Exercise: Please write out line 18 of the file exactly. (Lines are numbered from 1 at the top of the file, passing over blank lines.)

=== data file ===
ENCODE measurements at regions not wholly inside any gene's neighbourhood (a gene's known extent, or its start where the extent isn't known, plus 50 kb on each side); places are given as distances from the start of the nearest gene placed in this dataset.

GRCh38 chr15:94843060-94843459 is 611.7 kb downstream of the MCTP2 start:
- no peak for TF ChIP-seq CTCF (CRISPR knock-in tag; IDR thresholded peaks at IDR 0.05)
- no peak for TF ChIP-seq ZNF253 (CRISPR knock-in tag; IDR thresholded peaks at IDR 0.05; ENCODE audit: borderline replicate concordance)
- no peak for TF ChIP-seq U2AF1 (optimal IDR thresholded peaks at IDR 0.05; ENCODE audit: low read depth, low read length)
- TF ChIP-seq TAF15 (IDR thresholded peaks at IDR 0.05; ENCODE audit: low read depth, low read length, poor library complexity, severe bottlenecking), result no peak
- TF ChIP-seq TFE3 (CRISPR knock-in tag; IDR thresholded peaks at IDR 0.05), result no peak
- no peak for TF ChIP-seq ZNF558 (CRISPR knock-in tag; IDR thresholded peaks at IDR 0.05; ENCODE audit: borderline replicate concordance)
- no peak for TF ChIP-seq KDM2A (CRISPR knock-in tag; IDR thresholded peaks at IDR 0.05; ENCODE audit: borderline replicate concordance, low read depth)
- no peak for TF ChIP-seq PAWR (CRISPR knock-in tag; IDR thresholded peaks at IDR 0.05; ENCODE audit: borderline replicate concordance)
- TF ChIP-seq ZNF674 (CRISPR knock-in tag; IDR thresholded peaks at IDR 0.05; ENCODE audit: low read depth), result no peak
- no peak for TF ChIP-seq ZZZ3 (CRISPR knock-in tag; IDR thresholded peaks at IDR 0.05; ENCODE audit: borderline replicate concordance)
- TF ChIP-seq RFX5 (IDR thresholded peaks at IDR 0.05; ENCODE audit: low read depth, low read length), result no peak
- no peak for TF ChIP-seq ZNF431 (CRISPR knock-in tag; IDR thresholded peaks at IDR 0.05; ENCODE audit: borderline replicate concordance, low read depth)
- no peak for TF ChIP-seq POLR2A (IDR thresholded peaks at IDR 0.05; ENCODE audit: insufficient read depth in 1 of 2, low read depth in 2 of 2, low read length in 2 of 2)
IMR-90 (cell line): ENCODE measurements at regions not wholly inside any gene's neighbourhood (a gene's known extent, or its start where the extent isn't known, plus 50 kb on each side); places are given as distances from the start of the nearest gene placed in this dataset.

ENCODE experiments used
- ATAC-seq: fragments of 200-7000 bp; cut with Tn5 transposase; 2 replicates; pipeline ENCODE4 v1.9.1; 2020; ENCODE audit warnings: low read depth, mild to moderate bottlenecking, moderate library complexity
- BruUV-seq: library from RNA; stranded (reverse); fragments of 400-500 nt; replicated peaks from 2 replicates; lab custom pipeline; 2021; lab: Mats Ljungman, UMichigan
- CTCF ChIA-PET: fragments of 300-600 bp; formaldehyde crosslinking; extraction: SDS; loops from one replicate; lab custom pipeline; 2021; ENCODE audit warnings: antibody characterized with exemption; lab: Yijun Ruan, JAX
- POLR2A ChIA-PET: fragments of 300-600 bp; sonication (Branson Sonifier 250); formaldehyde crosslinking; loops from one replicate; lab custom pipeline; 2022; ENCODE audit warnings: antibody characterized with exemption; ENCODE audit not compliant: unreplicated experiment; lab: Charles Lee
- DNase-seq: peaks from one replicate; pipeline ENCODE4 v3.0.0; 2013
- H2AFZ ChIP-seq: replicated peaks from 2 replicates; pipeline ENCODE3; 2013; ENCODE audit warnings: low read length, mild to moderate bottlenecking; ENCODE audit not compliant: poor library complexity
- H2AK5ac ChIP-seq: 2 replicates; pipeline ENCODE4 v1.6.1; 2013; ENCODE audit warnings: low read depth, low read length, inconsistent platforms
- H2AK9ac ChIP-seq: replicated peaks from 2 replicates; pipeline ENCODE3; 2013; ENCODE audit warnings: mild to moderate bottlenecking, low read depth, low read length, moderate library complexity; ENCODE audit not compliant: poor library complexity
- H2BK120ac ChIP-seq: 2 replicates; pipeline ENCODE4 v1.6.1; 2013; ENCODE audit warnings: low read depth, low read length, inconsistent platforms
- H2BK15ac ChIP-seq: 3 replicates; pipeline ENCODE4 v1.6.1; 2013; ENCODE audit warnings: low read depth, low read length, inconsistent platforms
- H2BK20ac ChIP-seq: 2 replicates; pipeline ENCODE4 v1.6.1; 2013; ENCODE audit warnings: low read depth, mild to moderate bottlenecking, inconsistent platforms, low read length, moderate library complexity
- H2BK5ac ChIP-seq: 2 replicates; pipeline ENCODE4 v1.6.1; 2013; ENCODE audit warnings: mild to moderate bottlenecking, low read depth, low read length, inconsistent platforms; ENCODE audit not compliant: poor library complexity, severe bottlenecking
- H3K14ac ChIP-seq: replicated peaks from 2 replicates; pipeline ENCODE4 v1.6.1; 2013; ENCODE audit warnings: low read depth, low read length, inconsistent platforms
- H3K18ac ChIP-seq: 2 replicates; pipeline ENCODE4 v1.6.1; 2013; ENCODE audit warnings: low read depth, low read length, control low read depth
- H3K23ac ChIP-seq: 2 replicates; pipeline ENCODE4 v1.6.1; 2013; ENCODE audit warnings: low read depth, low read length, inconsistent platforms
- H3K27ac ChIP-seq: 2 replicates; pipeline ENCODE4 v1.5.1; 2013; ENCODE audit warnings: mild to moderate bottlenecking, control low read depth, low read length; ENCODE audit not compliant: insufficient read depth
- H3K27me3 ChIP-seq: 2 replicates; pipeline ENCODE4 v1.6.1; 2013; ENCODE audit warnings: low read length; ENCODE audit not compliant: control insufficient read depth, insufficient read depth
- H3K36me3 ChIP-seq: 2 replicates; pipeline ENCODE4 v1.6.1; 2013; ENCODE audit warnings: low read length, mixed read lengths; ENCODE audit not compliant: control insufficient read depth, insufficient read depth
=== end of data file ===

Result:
- ATAC-seq: fragments of 200-7000 bp; cut with Tn5 transposase; 2 replicates; pipeline ENCODE4 v1.9.1; 2020; ENCODE audit warnings: low read depth, mild to moderate bottlenecking, moderate library complexity